Our Perspective

      • Peace and stability must be at the heart of the global development agenda | Helen Clark

        26 Sep 2013

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        THOUSANDS OF FANS ATTENDED A LIVE CONCERT IN BAUCAU, TIMOR LESTE ON 9 OCTOBER 2013, PART OF A SERIES OF EVENTS ORGANIZED BY MTV EXIT’S NATIONWIDE CAMPAIGN AGAINST HUMAN TRAFFICKING. PHOTO: MARTINE PERRET/UN PHOTO

        This week, world leaders gather at the UN headquarters in New York to discuss, among other topics, a new global development agenda. The body's eight millennium development goals, which include the eradication of extreme poverty and hunger, expire in 2015, giving UN member states the opportunity to shape the future of development. They also have the chance to position peace and stability at the centre of the debate. In countries marred by conflict and disaster, development tends to focus on promoting economic growth and progress in specific social sectors such as health and education. Fundamental issues for lasting peace and stability – rule of law and justice, good governance, social cohesion, economic and environmental sustainability – are often left at the margins. To my surprise, I often hear arguments against including peace and stability in a new global development agenda. One of the most common of these arguments is that building long-term peace and stability is separate from the work of long-term human development. In fact, peace and stability do not fall outside of the boundaries of development. The two must go hand in hand. Violence not only claims lives, but also unravels the very fabric of society, leaving schools andRead More

      • On the jobs crisis, people want to see action now | Selim Jahan

        22 Sep 2013

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        Beneficiaries of Brazil’s Bolsa Familia, the largest cash transfer programme in the world. (Photo: Bruno Spada/Brazil Ministry of Social Development)

        Sustainable and inclusive development will not be possible unless economic growth is combined with the creation of decent jobs. The International Labour Organization has warned that 470 million new jobs are needed for new entrants into the labour market between 2016 and 2030, in addition to jobs for 202 million currently unemployed people. Tackling the global jobs crisis is not an easy task; it will require bold national policies, private-sector dynamism and an enabling global framework. The discussions on the new post-2015 development agenda represent a unique opportunity to put job creation in the center of the new framework. “Growth and employment” was one of 11 themes at the heart of consultations we organized with nearly 1 million people, asking them what should replace the Millennium Development Goals after they reach their 2015 deadline. This global outreach helped us to better understand the concerns people have regarding employment; it also helped us combine and present their main recommendations to UN Member States and to the Open Working Group on Sustainable Development Goals, which are taking the lead in the post-2015 planning processes. And what are these recommendations from people all over the globe? Six key messages from the new report onRead More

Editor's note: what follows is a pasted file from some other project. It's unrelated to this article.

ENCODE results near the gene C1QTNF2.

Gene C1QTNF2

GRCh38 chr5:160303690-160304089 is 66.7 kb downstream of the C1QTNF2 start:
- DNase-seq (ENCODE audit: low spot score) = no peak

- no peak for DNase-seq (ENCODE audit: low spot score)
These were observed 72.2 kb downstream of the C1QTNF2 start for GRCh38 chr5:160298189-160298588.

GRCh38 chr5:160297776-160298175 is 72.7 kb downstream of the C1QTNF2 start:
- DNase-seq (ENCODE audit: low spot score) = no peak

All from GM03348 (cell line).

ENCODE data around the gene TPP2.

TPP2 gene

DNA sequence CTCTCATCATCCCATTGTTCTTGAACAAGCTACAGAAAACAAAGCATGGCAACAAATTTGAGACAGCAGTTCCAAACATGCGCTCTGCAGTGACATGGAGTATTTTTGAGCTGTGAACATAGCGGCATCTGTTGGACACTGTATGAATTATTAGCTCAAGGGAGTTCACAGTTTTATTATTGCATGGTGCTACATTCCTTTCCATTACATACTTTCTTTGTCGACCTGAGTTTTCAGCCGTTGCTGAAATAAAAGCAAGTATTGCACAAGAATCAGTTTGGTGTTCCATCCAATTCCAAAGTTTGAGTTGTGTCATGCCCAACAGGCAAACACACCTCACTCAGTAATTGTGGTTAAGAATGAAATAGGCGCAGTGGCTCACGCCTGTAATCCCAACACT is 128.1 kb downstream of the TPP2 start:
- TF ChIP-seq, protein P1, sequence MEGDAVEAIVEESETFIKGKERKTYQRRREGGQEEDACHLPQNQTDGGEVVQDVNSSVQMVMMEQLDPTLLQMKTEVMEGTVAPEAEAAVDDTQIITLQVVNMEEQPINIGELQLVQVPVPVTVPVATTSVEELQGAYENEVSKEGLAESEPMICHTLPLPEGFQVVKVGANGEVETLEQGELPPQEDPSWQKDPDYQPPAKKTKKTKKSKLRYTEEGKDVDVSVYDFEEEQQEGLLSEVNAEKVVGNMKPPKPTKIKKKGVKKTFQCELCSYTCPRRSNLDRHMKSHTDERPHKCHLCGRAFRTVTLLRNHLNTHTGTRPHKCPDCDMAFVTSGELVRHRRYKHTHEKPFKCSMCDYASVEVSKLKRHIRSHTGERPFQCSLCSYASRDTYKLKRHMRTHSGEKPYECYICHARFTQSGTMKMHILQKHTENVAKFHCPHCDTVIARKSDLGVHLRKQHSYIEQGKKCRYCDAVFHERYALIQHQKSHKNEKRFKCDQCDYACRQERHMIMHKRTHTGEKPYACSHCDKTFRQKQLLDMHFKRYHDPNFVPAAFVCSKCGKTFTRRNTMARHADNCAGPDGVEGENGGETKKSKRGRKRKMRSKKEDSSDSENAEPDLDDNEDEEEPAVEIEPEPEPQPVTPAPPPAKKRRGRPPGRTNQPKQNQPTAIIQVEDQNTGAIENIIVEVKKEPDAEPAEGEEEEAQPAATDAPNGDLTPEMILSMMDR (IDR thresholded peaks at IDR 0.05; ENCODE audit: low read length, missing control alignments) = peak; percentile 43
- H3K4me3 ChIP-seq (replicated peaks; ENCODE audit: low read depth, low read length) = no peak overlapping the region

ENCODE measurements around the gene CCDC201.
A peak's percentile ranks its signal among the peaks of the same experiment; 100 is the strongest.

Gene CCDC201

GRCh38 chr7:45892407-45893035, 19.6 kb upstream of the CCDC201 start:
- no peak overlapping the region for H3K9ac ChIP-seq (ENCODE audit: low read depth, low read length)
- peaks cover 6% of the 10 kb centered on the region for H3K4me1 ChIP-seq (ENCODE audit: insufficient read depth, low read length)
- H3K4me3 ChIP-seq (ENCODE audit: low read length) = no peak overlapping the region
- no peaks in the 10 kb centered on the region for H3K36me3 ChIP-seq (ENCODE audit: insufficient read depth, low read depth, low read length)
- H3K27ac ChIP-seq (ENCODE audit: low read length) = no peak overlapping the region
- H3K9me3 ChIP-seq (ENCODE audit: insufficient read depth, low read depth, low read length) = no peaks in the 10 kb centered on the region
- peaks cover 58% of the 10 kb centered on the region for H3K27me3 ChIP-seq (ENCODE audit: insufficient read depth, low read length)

• Women can be the best agents of peace — if we let them | Roma Bhattacharjea

        20 Sep 2013

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        A WOMAN WHO MANAGES A MILK-CHILLING CENTRE IN INDIA. A GREATER ROLE FOR WOMEN IN BUSINESS HELPS PROMOTE LONG-TERM PEACE AND STABILITY. (PHOTO: GRAHAM CROUCH/UNDP)

        It is 21 September 2013 and the buzzword is peace. But when we talk about peace, we often think of men laying down weapons, signing treaties and rebuilding countries. On this International Day of Peace, however, we need to remember the fundamental role of women in countries affected by conflict. Remember women not as hapless victims, but as agents of change who invest in their families and communities and who have the potential to build peaceful and prosperous societies. The international community can do more to support women in accessing employment, property, markets and new skills. Supporting their financial independence may go a long way towards giving women a voice and the power to negotiate when it comes to making decisions within families and communities in even the most remote, war-torn corners of the Earth. Improving women's access to education, capital, jobs and markets promotes balanced and inclusive growth. The Asia-Pacific region loses $42 billion to $47 billion per year because of restrictions on women’s access to employment opportunities. This hurts social cohesion, stability and trust in institutions, which are fundamental for long-term peace. Women with jobs are also far more likely than men to invest their income in food, education and health careRead More